Arizona writer: LaRoche "so natural and so smooth" at first base

Nick Piecoro covers the Diamondbacks for the Arizona Republic and saw first-hand last season what kind of player Adam LaRoche is and how he set the bar very high at first base for his team.

Piecoro witnessed a transition in Arizona at first base that the Nationals are embarking on today. He says Nats fans will see a big difference defensively between Adam Dunn and LaRoche.

"At one point, Adam Dunn was here in Arizona, then Conor Jackson and Chad Tracy were converted first basemen," Piecoro continued. "So for LaRoche to follow them, it was night and day. LaRoche was so natural and so smooth over there. We hadn't seen a whole lot of that out of first basemen in Arizona."

LaRoche smacked 25 homers for third consecutive season, and pounded out a career-high 100 RBIs for the Diamondbacks in 2010.

"When I think back to LaRoche's time with the Diamondbacks, I will think solid," Piecoro said. "The Diamondbacks hadn't had a whole lot of production out of first base in recent years. LaRoche kind of brought solid all-around play, both offensively and defensively. You knew what you were going to get out of him."

Piecoro saw LaRoche as dependable and reliable at first base. LaRoche will save a lot of plays at first by scooping balls out of the dirt.

"I don't think he is a Gold Glove first basemen," Piecoro said. "You mentioned scooping balls out of the dirt. I think he was a big reason why Mark Reynolds' errors decreased pretty significantly from 2009 to 2010. That is the thing I noticed first about his defense is how good he is at saving his fielders errors over there.

"He is sure handed. I don't think he has great range. I don't think he is going to make a ton of diving stops, but he is just sure handed and dependable over there."

Piecoro says the Diamondbacks decided they would not pick up the $7.5 million option on LaRoche's contract as they tried to revamp and rebuild.

"There were several things working against him staying in Arizona," Piecoro said. "This team has lost a lot of games over the years and I think they were looking to get a little cheaper. I don't think that spending that kind of money was an option at this point with all the other holes they have on the team."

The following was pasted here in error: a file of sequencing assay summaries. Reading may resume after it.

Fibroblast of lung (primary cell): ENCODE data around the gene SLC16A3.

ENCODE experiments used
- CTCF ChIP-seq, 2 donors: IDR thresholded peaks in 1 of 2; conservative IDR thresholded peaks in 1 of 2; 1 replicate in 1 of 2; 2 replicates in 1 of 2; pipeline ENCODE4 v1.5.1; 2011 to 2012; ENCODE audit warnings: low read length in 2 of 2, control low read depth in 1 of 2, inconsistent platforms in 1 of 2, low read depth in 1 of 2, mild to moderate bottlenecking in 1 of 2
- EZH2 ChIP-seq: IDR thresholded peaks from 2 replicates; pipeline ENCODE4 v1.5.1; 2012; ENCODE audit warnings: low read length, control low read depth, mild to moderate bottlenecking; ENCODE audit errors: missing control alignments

The Diamondbacks also wanted to cut down on the team's overall strikeout total, and that wasn't going to happen with Reynolds and LaRoche on the same team.

"The Diamondbacks set an all-time record for strikeouts in a season," Piecoro said. "The team was looking to get those totals down any way they could. That included trading Mark Reynolds (to Baltimore) and letting LaRoche go."

What about LaRoche as a notorious slow starter? Piecoro noted LaRoche did very well to begin 2010, bucking that career trend.

"Oh, yes, he is aware of it," Piecoro said. "Actually, in 2010, he got off to a really good start. What he didn't do this year was have his typical second half surge, which was kind of unusual. His April and May were really strong. He had a good August. He didn't have that classic first half/second half split. He was a lot more dependable, a lot more steady from start to finish."

Piecoro said LaRoche tried beginning his workouts and hitting earlier in offseason - or a month or two before spring training. Finally, LaRoche came to a realization.

"He tried doing all sorts of things to become more consistent," Piecoro said. "I am not really sure he did anything different overall. He said, 'I am what I am.' But for whatever reason, he got off to a good start last year."

Is LaRoche a rah-rah clubhouse guy or a quiet type? Piecoro said he is a leader by example and very respected by his teammates.

"The Diamondbacks had a pretty young team last year, I would say young veterans," Piecoro said. "But they would automatically look to him for guidance. He has that confidence about him, that air to him."

Some fans in other cities felt LaRoche's methodical playing style wasn't quick enough or that it reflected his attitude on the diamond. Piecoro said LaRoche was just consistent about every day and every game.

"You have to be aware when you watch him play that he is not a high-energy guy," Piecoro said. "He is the kind of guy that is going to bring the same demeanor, day and day out."

"It was one of those things you heard a lot about him from Pittsburgh, a lot of fans got on him about because they thought he wasn't trying," Piecoro remembers. "I think fans in Atlanta did the same thing. I didn't hear a lot of that here in Arizona. Maybe people just understood what he was here. He has this way of carrying himself. He is just seems like a professional."

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